[AS12] Adl, S. M., A. G. B. Simpson, C. E. Lane, J. Lukeš, D. Bass, S. S. Bowser, M. W. Brown, F. Burki, M. Dunthorn, V. Hampl, A. Heiss, M. Hoppenrath, E. Lara, E. Le Gall, D. H. Lynn, H. McManus, E. A. D. Mitchell, S. E. Mozley-Stanridge, L. W. Parfrey, J. Pawlowski, S. Rueckert, L. Shadwick, C. L. Schoch, A. Smirnov & F. W. Spiegel. 2012. The revised classification of eukaryotes. Journal of Eukaryotic Microbiology 59 (5): 429–493.

[AS-K07] Agatha, S. & M. C. Strüder-Kypke. 2007. Phylogeny of the order Choreotrichida (Ciliophora, Spirotricha, Oligotrichea) as inferred from morphology, ultrastructure, ontogenesis, and SSrRNA genes sequences. European Journal of Protistology 43 (1): 37–63.

[BK77] Barel, C. D. N., & P. G. N. Kramers. 1977. A survey of the echinoderm associates of the north-east Atlantic area. Zoologische Verhandelingen 156: 1–159.

[C-S04] Cavalier-Smith, T. 2004. Only six kingdoms of life. Proceedings of the Royal Society of London Series B—Biological Sciences 271: 1251–1262.

[C-S18] Cavalier-Smith, T. 2018. Kingdom Chromista and its eight phyla: a new synthesis emphasising periplastid protein targeting, cytoskeletal and periplastid evolution, and ancient divergences. Protoplasma 255: 297–357.

[D86] Detcheva, R. 1986. Ciliata interstitiels, essentiellement des sables marins. In: Botosaneanu, L. (ed.) Stygofauna Mundi: A Faunistic, Distributional, and Ecological Synthesis of the World Fauna inhabiting Subterranean Waters (including the Marine Interstitial) pp. 21–29. E. J. Brill/Dr W. Backhuys: Leiden.

[FT93] Fensome, R. A., F. J. R. Taylor, G. Norris, W. A. S. Sarjeant, D. I. Wharton & G. L. Williams. 1993. A classification of living and fossil dinoflagellates. Micropaleontology Special Publication 7: i–viii, 1–351.

[F03a] Foissner, W. 2003a. The Myriokaryonidae fam. n., a new family of spathidiid ciliates (Ciliophora: Gymnostomatea). Acta Protozoologica 42: 113–143.

[F03b] Foissner, W. 2003b. Two remarkable soil spathidiids (Ciliophora: Haptorida), Arcuospathidium pachyoplites sp. n. and Spathidium faurefremieti nom. n. Acta Protozoologica 42: 145–159.

[FS-K03] Foissner, W., M. Strüder-Kypke, G. W. M. van der Staay, S. Y. Moon-van der Staay & J. H. P. Hackstein. 2003. Endemic ciliates (Protozoa, Ciliophora) from tank bromeliads (Bromeliaceae): a combined morphological, molecular, and ecological study. European Journal of Protistology 39 (4): 365–372.

[G20] Goldfuss, G. A. 1820. Handbuch der Naturgeschichte vol. 3. Handbuch der Zoologie pt 1. Johann Leonhard Schrag: Nürnberg.

[G84] Gruber, A. 1884. Die Protozoen des Hafens von Genua. Verhandlungen der Kaiserlichen Leopoldinisch-Carolinischen Deutschen Akademie der Naturforscher [Nova Acta Academiae Caesareae Leopoldino-Carolinae Germanicae Naturae Curiosorum] 46 (4): 473–539, pls 7–11.

[LT61] Loeblich, A. R., Jr & H. Tappan. 1961. Remarks on the systematics of the Sarkodina (Protozoa), renamed homonyms and new and validated genera. Proceedings of the Biological Society of Washington 74: 213–234.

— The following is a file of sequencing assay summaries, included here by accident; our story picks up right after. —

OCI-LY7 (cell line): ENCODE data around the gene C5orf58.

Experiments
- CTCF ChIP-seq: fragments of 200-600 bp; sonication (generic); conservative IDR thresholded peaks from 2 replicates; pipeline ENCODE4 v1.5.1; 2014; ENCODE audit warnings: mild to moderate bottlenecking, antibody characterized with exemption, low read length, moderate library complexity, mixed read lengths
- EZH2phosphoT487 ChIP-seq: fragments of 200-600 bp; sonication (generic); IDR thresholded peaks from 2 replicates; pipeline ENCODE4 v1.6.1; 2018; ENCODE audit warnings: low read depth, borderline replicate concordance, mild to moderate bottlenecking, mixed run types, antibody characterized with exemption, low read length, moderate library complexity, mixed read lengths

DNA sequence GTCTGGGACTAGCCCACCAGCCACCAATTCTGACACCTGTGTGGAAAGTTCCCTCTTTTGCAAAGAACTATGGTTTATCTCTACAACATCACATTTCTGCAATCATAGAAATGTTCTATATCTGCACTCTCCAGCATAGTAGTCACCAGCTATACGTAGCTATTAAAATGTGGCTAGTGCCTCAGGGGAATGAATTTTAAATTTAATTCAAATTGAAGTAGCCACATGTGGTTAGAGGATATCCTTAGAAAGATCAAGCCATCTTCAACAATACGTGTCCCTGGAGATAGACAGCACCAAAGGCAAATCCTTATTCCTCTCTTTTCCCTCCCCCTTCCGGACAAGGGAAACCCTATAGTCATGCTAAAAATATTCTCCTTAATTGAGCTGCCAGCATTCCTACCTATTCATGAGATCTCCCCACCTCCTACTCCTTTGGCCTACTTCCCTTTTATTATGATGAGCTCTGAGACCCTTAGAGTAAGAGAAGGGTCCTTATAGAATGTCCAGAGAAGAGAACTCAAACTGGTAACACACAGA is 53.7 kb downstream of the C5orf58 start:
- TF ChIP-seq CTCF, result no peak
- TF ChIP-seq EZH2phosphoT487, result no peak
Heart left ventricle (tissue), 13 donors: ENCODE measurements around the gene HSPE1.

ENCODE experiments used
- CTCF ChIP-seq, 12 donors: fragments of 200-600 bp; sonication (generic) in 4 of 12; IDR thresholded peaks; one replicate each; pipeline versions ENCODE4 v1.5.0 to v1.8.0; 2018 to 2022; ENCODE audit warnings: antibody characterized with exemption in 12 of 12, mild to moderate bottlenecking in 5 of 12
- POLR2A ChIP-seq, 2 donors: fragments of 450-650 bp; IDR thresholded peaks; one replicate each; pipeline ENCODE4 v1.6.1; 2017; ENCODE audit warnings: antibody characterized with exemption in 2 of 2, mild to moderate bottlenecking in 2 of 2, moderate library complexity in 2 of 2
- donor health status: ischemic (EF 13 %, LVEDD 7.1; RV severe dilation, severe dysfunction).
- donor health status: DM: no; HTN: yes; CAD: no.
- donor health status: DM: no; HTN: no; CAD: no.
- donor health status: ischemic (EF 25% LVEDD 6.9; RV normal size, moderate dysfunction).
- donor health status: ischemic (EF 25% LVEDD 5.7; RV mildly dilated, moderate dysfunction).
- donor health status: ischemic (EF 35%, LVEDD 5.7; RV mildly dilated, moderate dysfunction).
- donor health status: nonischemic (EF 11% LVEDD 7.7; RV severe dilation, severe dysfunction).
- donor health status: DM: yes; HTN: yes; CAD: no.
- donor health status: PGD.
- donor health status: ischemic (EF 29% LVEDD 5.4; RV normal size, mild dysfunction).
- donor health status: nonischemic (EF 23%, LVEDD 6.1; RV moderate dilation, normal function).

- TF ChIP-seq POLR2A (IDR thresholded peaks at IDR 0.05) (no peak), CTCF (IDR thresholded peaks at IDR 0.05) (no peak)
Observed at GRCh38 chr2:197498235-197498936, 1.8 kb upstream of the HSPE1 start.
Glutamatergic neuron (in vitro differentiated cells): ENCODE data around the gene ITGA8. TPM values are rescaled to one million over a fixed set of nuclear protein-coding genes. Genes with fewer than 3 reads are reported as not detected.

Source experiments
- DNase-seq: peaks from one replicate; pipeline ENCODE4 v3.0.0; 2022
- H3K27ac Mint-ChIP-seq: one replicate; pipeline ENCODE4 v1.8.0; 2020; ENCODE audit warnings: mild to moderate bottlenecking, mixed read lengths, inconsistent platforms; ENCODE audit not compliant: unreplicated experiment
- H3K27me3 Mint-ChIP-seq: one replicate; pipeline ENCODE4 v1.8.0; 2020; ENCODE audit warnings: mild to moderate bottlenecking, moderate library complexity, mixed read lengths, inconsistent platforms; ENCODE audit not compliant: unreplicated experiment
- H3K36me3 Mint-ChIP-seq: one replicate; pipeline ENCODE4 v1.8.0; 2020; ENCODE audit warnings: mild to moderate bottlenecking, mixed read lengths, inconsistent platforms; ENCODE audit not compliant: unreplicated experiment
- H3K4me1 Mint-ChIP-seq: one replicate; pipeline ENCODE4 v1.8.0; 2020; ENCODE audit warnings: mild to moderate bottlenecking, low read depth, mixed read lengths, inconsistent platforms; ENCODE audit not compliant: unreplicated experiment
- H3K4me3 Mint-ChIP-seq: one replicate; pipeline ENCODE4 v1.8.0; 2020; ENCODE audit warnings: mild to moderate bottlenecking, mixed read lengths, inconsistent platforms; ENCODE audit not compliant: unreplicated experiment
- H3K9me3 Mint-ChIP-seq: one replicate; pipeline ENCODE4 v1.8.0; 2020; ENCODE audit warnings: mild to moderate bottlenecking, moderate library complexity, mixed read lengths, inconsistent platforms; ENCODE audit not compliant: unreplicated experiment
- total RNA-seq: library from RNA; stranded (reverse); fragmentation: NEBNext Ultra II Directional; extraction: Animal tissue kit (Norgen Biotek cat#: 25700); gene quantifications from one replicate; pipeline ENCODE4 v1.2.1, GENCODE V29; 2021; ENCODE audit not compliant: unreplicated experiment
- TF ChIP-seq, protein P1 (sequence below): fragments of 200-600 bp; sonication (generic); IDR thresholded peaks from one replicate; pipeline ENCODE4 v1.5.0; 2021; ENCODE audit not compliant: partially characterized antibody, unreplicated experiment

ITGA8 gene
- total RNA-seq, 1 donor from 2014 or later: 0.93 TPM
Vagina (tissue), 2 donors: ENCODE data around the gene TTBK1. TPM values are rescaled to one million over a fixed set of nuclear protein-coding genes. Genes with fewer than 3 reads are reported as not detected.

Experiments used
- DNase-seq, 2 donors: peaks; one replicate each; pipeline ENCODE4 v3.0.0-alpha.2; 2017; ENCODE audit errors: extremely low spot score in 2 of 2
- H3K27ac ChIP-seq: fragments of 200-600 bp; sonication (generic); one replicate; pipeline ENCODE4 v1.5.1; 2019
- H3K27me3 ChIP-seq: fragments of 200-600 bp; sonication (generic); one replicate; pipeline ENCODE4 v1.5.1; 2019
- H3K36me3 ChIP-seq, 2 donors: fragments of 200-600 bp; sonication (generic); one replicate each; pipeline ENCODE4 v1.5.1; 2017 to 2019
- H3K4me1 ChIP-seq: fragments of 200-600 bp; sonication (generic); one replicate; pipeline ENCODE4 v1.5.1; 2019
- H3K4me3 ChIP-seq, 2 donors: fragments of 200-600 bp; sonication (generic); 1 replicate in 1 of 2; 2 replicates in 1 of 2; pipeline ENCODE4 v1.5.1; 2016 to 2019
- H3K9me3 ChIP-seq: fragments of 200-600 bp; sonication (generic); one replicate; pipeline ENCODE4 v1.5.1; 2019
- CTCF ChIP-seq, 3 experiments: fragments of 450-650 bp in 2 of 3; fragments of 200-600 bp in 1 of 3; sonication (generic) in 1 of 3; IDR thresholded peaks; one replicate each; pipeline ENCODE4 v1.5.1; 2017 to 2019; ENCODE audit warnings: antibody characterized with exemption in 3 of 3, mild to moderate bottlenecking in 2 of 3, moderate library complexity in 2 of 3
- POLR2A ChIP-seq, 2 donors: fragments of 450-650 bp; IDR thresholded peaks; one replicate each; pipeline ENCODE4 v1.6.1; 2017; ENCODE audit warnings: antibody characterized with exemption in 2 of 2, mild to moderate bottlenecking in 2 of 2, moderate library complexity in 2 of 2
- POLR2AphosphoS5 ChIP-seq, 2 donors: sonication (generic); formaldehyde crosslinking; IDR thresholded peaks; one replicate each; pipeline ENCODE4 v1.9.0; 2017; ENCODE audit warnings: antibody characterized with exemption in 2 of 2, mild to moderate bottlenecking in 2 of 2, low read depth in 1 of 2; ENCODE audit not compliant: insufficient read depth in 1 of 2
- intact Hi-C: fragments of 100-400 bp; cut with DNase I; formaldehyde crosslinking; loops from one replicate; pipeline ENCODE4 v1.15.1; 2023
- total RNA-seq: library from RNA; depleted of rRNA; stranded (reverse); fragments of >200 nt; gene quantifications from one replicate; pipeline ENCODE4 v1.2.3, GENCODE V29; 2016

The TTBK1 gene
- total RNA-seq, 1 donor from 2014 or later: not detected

[LB90] Lousier, J. D., & S. S. Bamforth. 1990. Soil protozoa. In: Dindal, D. L. (ed.) Soil Biology Guide pp. 97–136. John Wiley & Sones: New York.

[L03] Lynn, D. H. 2003. Morphology or molecules: how do we identify the major lineages of ciliates (phylum Ciliophora)? European Journal of Protistology 39 (4): 356–364.

[MCS03] Ma, H., J. K. Choi & W. Song. 2003. An improved silver carbonate impregnation for marine ciliated protozoa. Acta Protozoologica 42: 161–164.

McGrath, C. L., R. A. Zufall & L. A. Katz. 2006. Ciliate genome evolution. In: Katz, L. A., & D. Bhattacharya (eds) Genomics and Evolution of Microbial Eukaryotes pp. 64–77. Oxford University Press.

[OSS10] Orlova, T. Yu., I. V. Stonik & M. S. Selina. 2010. The diversity of HABs causative organisms on the Russian Pacific coast. In: China-Russia Bilateral Symposium: Proceedings of the China-Russia Bilateral Symposium of “Comparison on Marine Biodiversity in the Northwest Pacific Ocean”, 10–11 October 2010, Qingdao (China) pp. 66–70. Institute of Oceanology, Chinese Academy of Sciences; A. V. Zhirmunsky Institute of Marine Biology, Far East Branch of the Russian Academy of Sciences.

[SX97] Song B. & Xie P. 1997. Preliminary studies on the community structure of the planktonic protozoa from the outlet of Lake Dongting. Acta Hydrobiologica Sinica 21 (Suppl.): 60–68.

[TP87] Taylor, F. J. R., & U. Pollingher. 1987. Ecology of dinoflagellates. In: Taylor, F. J. R. (ed.) The Biology of Dinoflagellates pp. 398–529. Blackwell Scientific.

[V63] Varga, L. 1963. Weitere Untersuchungen über die aquatile Mikrofauna der Baradla-Höhle bei Aggtelek (Ungarn) (Biospeologica Hungarica, XVII). Acta Zoologica Academiae Scientiarum Hungaricae 9 (3–4): 439–458.

Zufall, R. A., C. L. McGrath, S. V. Muse & L. A. Katz. 2006. Genome architecture drives protein evolution in ciliates. Molecular Biology and Evolution 23 (9): 1681–1687.